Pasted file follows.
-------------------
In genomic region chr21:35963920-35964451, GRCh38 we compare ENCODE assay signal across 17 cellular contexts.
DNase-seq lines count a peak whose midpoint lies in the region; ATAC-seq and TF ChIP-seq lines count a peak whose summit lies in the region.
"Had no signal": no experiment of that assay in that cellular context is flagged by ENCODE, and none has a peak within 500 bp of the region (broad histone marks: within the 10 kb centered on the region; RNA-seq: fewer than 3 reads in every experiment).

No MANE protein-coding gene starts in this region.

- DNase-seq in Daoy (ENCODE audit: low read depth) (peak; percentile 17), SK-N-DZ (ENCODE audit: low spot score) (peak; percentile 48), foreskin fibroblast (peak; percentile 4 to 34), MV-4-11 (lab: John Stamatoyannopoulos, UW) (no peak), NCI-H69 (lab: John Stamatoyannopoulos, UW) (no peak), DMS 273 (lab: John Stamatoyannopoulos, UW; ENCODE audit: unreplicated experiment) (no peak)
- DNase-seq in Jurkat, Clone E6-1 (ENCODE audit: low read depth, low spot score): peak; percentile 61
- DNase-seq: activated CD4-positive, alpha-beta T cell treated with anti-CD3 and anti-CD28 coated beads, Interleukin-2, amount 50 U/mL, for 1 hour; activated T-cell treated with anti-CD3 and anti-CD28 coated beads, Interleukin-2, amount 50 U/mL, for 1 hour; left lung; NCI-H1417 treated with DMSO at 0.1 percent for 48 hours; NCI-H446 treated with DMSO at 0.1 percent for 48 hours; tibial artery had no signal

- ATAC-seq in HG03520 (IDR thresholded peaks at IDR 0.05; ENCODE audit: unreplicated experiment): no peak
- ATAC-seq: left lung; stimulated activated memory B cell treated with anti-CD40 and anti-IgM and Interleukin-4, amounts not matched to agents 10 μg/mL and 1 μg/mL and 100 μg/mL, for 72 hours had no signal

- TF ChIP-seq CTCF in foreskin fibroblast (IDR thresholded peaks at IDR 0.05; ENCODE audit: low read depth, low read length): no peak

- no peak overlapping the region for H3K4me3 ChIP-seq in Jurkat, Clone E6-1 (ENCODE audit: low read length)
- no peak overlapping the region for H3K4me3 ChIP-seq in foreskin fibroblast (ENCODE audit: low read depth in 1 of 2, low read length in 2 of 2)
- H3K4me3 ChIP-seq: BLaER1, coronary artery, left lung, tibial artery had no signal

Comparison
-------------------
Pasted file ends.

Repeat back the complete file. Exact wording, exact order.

In genomic region chr21:35963920-35964451, GRCh38 we compare ENCODE assay signal across 17 cellular contexts.
DNase-seq lines count a peak whose midpoint lies in the region; ATAC-seq and TF ChIP-seq lines count a peak whose summit lies in the region.
"Had no signal": no experiment of that assay in that cellular context is flagged by ENCODE, and none has a peak within 500 bp of the region (broad histone marks: within the 10 kb centered on the region; RNA-seq: fewer than 3 reads in every experiment).

No MANE protein-coding gene starts in this region.

- DNase-seq in Daoy (ENCODE audit: low read depth) (peak; percentile 17), SK-N-DZ (ENCODE audit: low spot score) (peak; percentile 48), foreskin fibroblast (peak; percentile 4 to 34), MV-4-11 (lab: John Stamatoyannopoulos, UW) (no peak), NCI-H69 (lab: John Stamatoyannopoulos, UW) (no peak), DMS 273 (lab: John Stamatoyannopoulos, UW; ENCODE audit: unreplicated experiment) (no peak)
- DNase-seq in Jurkat, Clone E6-1 (ENCODE audit: low read depth, low spot score): peak; percentile 61
- DNase-seq: activated CD4-positive, alpha-beta T cell treated with anti-CD3 and anti-CD28 coated beads, Interleukin-2, amount 50 U/mL, for 1 hour; activated T-cell treated with anti-CD3 and anti-CD28 coated beads, Interleukin-2, amount 50 U/mL, for 1 hour; left lung; NCI-H1417 treated with DMSO at 0.1 percent for 48 hours; NCI-H446 treated with DMSO at 0.1 percent for 48 hours; tibial artery had no signal

- ATAC-seq in HG03520 (IDR thresholded peaks at IDR 0.05; ENCODE audit: unreplicated experiment): no peak
- ATAC-seq: left lung; stimulated activated memory B cell treated with anti-CD40 and anti-IgM and Interleukin-4, amounts not matched to agents 10 μg/mL and 1 μg/mL and 100 μg/mL, for 72 hours had no signal

- TF ChIP-seq CTCF in foreskin fibroblast (IDR thresholded peaks at IDR 0.05; ENCODE audit: low read depth, low read length): no peak

- no peak overlapping the region for H3K4me3 ChIP-seq in Jurkat, Clone E6-1 (ENCODE audit: low read length)
- no peak overlapping the region for H3K4me3 ChIP-seq in foreskin fibroblast (ENCODE audit: low read depth in 1 of 2, low read length in 2 of 2)
- H3K4me3 ChIP-seq: BLaER1, coronary artery, left lung, tibial artery had no signal

Comparison